For a thousand years, Byzantium was a byword for imperial power, gold and international trade. This extraordinary but now little known empire combined paganism and classical Greek and Roman learning with orthodox Christianity, and for centuries held back the armies of Islam, making possible the transition from antiquity to modern Europe. From the prominence of eunuchs to the secret of 'Greek fire', it was surprising, creative and audacious. Many long tomes have plodded through the emperors and battles of Byzantium, from the founding of its magnificent capital of Constantinople (today's Istanbul) in 330, to its fall to the Ottoman Turks in 1453. Judith Herrin takes a new approach. In a concise and compelling account, she focuses each short chapter around a theme such as a building (the great church of Hagia Sophia), luxury silks, iconoclasm, the fork, the crusades, or an individual, using them to take the reader on a journey from ancient to medieval times.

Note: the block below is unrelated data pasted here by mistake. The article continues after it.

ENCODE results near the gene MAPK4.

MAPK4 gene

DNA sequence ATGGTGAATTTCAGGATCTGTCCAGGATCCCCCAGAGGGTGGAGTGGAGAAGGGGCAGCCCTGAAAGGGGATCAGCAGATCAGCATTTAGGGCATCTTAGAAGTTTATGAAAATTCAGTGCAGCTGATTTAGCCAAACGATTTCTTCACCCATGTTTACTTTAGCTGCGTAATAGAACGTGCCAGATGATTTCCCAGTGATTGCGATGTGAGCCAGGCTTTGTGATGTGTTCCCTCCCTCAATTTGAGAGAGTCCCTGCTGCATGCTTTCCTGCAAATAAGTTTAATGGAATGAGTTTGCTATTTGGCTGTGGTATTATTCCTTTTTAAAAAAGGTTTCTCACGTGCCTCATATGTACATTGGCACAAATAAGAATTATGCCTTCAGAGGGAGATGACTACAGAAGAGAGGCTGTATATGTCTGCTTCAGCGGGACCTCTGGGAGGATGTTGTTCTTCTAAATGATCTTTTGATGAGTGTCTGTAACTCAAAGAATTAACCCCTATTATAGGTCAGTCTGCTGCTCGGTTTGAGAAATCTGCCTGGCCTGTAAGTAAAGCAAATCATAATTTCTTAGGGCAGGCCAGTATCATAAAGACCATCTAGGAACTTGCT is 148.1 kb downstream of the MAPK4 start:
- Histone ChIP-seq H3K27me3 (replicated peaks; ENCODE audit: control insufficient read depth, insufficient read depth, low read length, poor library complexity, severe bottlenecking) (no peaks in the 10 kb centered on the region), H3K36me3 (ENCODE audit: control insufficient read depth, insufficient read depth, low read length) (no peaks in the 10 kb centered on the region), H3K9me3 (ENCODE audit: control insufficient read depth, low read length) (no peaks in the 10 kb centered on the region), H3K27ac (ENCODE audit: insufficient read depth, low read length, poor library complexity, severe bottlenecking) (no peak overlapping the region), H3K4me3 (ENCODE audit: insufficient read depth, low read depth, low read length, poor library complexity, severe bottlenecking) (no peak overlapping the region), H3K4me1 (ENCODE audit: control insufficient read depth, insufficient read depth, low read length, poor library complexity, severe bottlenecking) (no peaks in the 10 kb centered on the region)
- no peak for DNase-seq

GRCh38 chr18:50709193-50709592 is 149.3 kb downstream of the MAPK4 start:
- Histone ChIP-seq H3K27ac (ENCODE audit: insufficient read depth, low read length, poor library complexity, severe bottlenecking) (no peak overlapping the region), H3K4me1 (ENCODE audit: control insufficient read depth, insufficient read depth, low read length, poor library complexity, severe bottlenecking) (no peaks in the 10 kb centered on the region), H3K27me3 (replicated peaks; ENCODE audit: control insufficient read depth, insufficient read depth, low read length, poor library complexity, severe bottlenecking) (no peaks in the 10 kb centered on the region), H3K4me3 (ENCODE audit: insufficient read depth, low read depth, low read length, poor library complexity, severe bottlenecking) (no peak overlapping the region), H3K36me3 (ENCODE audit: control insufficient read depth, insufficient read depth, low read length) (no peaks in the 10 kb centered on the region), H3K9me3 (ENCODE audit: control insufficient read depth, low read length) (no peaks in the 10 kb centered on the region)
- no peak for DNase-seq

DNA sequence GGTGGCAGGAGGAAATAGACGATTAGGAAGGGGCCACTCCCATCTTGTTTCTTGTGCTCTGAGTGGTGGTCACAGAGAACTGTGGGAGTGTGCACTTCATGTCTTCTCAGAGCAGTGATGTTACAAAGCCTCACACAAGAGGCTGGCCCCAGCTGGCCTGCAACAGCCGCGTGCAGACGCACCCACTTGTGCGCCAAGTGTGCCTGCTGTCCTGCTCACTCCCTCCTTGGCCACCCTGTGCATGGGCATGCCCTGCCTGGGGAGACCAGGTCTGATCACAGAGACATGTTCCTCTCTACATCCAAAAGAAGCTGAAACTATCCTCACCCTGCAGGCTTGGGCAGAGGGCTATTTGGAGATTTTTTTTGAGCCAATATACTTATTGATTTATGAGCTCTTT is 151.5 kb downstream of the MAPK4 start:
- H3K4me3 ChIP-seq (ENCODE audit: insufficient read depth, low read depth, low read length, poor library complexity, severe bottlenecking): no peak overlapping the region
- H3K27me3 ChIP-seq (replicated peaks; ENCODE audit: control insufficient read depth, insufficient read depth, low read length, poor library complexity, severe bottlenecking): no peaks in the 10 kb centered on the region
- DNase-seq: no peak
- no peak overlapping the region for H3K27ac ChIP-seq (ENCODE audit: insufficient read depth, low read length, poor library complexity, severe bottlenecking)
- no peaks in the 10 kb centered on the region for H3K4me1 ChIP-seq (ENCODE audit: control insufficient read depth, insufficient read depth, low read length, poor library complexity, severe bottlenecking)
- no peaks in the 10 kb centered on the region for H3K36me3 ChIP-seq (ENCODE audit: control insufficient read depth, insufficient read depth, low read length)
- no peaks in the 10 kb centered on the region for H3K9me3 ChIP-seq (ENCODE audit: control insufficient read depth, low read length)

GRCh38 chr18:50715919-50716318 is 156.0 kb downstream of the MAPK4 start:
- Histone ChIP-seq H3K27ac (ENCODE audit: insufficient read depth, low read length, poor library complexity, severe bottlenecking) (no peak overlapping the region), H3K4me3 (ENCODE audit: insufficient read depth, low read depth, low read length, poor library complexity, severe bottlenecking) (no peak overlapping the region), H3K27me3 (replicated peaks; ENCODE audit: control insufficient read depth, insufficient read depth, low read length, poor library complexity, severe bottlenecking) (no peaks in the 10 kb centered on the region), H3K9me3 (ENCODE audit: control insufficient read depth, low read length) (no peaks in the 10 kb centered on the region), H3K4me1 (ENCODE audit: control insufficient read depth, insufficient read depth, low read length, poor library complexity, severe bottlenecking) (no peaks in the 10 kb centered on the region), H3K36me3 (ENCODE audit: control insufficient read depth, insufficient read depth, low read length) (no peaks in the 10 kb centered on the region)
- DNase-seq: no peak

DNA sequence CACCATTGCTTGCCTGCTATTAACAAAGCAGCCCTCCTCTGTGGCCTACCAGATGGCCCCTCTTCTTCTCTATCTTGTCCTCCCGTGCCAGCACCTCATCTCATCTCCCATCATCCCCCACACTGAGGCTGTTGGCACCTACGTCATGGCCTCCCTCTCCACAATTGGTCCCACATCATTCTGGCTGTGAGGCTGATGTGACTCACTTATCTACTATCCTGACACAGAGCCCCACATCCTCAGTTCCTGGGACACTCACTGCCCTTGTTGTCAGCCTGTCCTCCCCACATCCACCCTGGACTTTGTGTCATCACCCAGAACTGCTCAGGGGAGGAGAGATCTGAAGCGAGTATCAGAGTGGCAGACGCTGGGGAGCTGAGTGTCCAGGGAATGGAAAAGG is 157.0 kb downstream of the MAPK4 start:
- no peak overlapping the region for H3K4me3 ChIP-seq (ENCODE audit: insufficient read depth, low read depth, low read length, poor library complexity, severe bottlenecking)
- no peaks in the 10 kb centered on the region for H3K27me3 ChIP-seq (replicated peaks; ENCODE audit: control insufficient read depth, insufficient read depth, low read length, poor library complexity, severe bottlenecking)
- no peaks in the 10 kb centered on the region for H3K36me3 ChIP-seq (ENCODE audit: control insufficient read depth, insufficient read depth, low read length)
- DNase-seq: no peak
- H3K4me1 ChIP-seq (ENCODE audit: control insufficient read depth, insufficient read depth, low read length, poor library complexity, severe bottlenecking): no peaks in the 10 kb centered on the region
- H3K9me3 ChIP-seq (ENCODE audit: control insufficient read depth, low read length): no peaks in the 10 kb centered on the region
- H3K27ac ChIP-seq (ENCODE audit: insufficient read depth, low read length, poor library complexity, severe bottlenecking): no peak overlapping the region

She paints a magnificent panorama of the forces and beliefs at work during the millennium of Byzantium, and brings the experience of the Byzantine age to life in a beautifully written and exceptionally accessible work that is also an original contribution to historical scholarship.
Judith Herrin is Professor of Late Antique and Byzantine Studies at King's College London. Her celebrated book, The Formation of Christendom, was published in many languages. She is a member of the editorial board of Past and Present and was Stanley J. Seeger Professor of Byzantine History at Princeton University.